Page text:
Credit scores are decision-making mechanisms used by lenders to assist them in assessing how likely the borrowers are to repay the loan on time. Often referred to as risk scores, they assist lenders to determine the risk of not being able to repay the loan as decided by the borrowers. Lenders, including banks that provide mortgage loans and credit card firms, use credit scores to make decisions on whether or not to offer the loan and what the terms of the offer would be.
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What is a FICO score?
FICO® scores, developed by the Fair Isaac Corporation, are one of the most well-known forms of credit score. It is a three-digit number that is used to assess how likely the credit is to be repaid by an individual. It is an assessment of a specific credit agency regarding the capacity and readiness of an entity (government, business, or individual) to satisfy its monetary fulfillment and within the set up due dates. A FICO score likewise means the probability that a borrower will default. It is also representative of the credit risk carried by a debt instrument – whether a bond or a loan. It is not, however, an affirmation or promise by a debt instrument or individual debtor of some kind of financial performance. The opinions of a credit rating agency do not replace those of a financial advisor or portfolio manager.
Why is FICO score important?
FICO score helps millions of people like us to access the credit they need to do things like getting an education, buy a first home, or cover medical expenses. Some of the companies check the FICO score while setting up the terms of service. The truth of the matter is, a decent FICO score can spare you thousands of dollars in interest and fees as lenders are more likely to extend lower rates if you present less of a risk-free for them. The more available credit is, the more moneylenders can advance and the more proficient they can be in their cycles to drive costs down and give reserve funds to the borrowers.
Factors considered while calculating FICO scores:
- Payment history: According to FICO, past long-term behavior is used to forecast future long-term behavior. It also considered the frequency, recency, and severity of reported missed payments. One of the best ways to improve the score is to make consistent, timely payments. It accounts for 35% of your FICO score.
- Credit utilization: FICO says people with the best scores tend to have an average credit utilization ratio up to 6%. They also take into account how are you able to handle your debt responsibly. It makes up 30% of your total score.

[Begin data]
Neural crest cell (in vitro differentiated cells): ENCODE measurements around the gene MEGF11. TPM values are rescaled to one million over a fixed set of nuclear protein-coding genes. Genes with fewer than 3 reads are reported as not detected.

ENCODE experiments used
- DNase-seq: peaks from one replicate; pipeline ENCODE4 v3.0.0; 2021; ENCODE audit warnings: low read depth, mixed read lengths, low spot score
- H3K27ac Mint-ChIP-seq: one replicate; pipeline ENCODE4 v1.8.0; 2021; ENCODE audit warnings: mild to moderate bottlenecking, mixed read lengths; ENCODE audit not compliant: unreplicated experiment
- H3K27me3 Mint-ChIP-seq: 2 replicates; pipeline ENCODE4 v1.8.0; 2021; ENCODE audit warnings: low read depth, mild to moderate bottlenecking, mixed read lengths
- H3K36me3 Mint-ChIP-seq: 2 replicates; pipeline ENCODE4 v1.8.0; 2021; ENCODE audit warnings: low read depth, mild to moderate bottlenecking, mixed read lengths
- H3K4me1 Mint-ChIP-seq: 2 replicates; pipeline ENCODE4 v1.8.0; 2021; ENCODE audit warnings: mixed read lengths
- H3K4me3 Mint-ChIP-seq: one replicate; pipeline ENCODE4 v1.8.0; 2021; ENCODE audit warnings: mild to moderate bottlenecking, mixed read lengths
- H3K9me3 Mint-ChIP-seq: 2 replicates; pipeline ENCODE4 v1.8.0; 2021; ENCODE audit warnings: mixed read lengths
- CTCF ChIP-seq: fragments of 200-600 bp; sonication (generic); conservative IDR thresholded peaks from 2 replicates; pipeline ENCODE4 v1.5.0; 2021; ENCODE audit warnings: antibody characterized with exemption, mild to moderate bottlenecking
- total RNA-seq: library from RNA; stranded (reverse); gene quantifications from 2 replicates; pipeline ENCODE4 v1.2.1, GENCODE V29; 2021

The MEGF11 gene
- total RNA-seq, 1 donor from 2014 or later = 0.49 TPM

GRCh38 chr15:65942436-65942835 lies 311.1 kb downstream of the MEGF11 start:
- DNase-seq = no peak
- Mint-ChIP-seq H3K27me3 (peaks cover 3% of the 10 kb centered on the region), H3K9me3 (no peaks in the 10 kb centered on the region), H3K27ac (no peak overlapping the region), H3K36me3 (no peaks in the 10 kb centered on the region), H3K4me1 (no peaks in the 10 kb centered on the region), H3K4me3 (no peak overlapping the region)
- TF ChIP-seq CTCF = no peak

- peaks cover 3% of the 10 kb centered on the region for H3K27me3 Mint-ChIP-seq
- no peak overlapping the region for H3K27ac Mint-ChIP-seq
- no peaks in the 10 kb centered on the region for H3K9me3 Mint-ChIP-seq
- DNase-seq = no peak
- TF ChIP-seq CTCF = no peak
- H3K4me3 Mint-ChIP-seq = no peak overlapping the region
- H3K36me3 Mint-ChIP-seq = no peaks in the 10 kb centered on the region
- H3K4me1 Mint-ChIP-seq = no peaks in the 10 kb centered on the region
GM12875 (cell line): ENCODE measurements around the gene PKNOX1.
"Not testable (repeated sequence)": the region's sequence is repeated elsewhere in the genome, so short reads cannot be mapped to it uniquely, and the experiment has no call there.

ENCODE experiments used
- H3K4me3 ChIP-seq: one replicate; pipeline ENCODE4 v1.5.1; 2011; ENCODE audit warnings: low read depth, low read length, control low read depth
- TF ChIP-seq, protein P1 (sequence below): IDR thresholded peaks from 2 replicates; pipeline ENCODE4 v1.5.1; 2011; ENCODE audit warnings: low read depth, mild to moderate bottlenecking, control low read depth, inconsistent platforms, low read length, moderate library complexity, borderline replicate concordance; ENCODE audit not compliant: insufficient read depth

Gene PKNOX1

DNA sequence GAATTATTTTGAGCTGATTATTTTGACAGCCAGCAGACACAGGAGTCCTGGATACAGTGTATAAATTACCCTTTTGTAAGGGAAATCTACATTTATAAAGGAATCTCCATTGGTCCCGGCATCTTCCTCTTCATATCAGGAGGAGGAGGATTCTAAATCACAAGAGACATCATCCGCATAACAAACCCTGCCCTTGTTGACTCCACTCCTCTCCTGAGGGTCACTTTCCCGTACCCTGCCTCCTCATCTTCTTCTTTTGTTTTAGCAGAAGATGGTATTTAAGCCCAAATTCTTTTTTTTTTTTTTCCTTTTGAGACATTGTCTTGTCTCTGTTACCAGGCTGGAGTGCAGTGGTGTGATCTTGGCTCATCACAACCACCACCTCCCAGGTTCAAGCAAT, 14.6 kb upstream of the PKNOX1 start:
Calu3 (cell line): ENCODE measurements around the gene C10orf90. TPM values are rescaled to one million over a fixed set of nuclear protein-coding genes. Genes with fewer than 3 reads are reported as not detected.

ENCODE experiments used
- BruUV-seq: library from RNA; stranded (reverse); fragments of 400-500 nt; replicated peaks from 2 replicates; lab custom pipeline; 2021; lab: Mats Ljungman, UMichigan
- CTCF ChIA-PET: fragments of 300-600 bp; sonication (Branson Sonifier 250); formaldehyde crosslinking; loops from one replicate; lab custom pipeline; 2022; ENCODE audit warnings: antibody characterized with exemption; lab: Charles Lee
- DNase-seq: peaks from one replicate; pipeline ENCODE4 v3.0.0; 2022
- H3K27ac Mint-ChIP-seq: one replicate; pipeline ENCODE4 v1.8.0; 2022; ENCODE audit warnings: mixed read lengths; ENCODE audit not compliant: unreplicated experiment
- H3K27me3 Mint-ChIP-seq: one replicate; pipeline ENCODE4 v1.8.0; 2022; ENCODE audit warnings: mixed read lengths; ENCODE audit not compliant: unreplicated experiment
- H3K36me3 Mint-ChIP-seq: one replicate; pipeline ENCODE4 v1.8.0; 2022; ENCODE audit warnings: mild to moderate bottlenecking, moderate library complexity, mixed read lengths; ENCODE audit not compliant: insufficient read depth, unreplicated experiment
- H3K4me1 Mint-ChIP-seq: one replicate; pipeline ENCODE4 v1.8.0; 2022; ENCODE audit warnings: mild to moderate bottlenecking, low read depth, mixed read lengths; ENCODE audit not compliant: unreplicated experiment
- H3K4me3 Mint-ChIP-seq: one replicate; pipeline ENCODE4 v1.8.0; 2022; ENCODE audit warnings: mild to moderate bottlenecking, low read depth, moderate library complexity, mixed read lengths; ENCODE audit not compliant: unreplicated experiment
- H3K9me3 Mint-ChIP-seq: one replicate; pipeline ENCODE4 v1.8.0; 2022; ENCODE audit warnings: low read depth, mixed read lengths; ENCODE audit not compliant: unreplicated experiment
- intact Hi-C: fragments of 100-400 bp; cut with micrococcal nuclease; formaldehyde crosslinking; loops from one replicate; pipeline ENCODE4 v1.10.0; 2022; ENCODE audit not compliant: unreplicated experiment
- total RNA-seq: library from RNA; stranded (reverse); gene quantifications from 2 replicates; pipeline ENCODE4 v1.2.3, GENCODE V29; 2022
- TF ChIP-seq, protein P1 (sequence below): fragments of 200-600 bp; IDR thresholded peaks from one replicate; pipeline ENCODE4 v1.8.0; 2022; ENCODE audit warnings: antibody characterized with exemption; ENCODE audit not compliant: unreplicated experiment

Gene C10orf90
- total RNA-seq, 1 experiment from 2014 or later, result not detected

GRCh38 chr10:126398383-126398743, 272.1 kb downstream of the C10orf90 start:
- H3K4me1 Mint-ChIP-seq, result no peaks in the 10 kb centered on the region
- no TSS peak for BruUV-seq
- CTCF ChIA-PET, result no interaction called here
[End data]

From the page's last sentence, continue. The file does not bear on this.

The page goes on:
- Length of credit history: It’s impossible to have a perfect score if you’re new to credit, but it doesn’t take long to achieve one. A longer history provides more information and therefore a better picture of long-term financial behavior. Those who don’t have a long history can still have an excellent FICO score provided timely, consistent payments. It makes up for 15% of your score.
- New credit: While new credit accounts for 10% of your FICO score. But this doesn’t mean that opening multiple credit lines at the same time will improve your score. In fact, such behavior could suggest you are in financial trouble by needing significant access to funds. New accounts will lower your average account age, which will have a larger effect on your FICO scores if you don’t have long credit information.
- Credit mix: It makes up the last 10% of your FICO score. While this is somewhat considered a vague category, experts say that repaying a variety of debt products indicates the borrower can handle different categories of credit. According to FICO, historical data indicates that borrowers with a good mix of revolving credit and loans generally represent fewer risks for lenders.
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FICO score ranges:
It is a number that represents the risk a lender takes when a person borrows money. Your credit score calculation represents your credit risk at a moment in time, based on information found on the credit report. FICO score ranges from 350-850. The higher the credit score, the lower is the risk. FICO scores are used in 90% of all lending decisions, so it is a pretty accurate reflection of your creditworthiness as a lender might see. Ranges are as follows:
- Exceptional credit score: 800-850
- Very good credit scores: 740-799
- Good credit score: 670-639
- Fair credit score: 580-669
- Poor credit score: under 580
- No credit: under 350
Author – Priyanshu Ahuja
About the author – I’m a first-year student from City Premier College, Nagpur, pursuing BBA. My interest includes financial markets and investment domain.